Molly Beck McGoldrick and Carol Capra remember Mikki McGoldrick, who graduated from Lewis and Clark in 1960 and became a Hollywood actress in the 1960s. Mikki went by the stage name, “Mikki Jamison,” and appeared in shows like 77 Sunset Strip, Adam-12, Ozzie and Harriet, The Many Loves of Dobie Gillis, and more. Often inseparable, the three girls spent many summers on nearby lakes, especially Pend Oreille and Coeur d’Alene.
In 1957, Gaylene Pope had the thrill of a lifetime when her father asked her if she would like to ride with him to pick up Elvis Presley at the Spokane train station. Reminisce with Gaylene as she recounts the adventure of meeting the King of Rock n’ Roll.
By Stephanie Plowman Above, Gonzaga University’s first official live mascot, “Teddy Gonzaga,” a Boston bull terrier who debuted in 1921. Photo courtesy of the Gonzaga University Archives. When the Spokane community hears the name “Spike,” most will recognize him as the costumed bulldog mascot of
By Garrin Hertel Above, from left to right: Chad Mitchell, Joe Fraser, and Mike Kobluk are the Chad Mitchell Trio. Photos courtesy of the Kobluk Family Archives. Find a podcast of the Hot Club of Spokane Show, which aired on KEWU in Spokane, WA with
By Del Muse Above, the “renamed” Boots & Saddle Club basketball team, comprised mainly of former Central Valley High School standouts. Photo courtesy of Del Muse. When I was a first year teacher at Central Valley High School in 1950, my high school buddy Chuck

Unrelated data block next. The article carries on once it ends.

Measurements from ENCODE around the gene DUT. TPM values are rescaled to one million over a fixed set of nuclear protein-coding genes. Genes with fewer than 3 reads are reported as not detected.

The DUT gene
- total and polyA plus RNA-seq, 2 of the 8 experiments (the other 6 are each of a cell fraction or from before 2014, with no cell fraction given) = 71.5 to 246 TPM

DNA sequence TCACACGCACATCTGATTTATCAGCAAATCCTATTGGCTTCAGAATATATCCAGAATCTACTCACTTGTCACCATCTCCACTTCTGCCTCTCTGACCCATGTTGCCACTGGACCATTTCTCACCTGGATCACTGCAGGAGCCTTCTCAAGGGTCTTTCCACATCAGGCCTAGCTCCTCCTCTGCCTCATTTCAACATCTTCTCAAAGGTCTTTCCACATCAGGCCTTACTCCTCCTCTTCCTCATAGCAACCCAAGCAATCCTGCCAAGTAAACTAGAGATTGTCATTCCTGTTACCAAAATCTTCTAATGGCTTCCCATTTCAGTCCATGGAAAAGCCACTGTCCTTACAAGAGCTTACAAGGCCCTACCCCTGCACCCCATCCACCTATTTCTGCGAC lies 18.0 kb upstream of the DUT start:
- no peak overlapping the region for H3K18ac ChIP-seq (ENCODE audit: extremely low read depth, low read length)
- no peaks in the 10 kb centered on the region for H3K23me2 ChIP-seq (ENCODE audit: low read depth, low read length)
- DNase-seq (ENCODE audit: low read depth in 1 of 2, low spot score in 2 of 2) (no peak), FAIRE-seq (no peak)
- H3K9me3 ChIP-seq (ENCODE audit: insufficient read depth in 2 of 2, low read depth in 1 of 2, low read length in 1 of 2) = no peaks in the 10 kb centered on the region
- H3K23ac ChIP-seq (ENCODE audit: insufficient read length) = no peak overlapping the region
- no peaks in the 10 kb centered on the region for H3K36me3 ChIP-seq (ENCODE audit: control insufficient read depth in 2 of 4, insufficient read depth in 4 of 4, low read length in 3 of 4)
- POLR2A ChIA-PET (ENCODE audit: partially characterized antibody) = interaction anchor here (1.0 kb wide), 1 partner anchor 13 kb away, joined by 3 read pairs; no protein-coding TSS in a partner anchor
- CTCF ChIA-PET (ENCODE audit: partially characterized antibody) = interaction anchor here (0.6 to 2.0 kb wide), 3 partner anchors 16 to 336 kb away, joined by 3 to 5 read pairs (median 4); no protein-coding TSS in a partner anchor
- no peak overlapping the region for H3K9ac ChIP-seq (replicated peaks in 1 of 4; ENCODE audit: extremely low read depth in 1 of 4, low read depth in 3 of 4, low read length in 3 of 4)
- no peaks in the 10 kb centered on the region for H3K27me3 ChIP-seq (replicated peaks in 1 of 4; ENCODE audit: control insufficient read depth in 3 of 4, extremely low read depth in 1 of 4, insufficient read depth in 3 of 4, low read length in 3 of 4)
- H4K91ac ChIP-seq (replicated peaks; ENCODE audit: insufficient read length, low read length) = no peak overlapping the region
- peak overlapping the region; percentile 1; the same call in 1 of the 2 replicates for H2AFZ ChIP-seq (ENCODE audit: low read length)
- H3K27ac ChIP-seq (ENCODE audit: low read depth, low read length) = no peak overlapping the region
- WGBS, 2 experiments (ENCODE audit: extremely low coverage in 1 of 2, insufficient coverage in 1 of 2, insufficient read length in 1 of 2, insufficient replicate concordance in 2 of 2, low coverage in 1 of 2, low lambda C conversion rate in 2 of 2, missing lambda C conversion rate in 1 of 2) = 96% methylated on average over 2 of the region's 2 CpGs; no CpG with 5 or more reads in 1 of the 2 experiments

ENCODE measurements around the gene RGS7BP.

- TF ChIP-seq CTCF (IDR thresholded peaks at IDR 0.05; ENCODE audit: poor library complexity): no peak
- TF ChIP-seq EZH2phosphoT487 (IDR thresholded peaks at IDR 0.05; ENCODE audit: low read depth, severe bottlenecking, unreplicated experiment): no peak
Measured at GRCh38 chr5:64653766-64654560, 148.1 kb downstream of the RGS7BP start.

By Marla Hyder and Donald Johnson, an abridged excerpt from Dear Old Nat: Spokane’s Playground Above, the professional Spokane Baseball Club incorporated and joined Seattle, Tacoma, and Portland to form the Pacific Northwest League. Though the “Spokanes” lost their first game in eleven innings to
By Holly George, Co-Managing Editor of the Utah Historical Quarterly and author of journal articles on gender, recreation, and the West published in Pacific Northwest Quarterly and Utah Historical Quarterly. Find her book “Show Town: Theater and Culture in the Pacific Northwest, 1890-1920” online at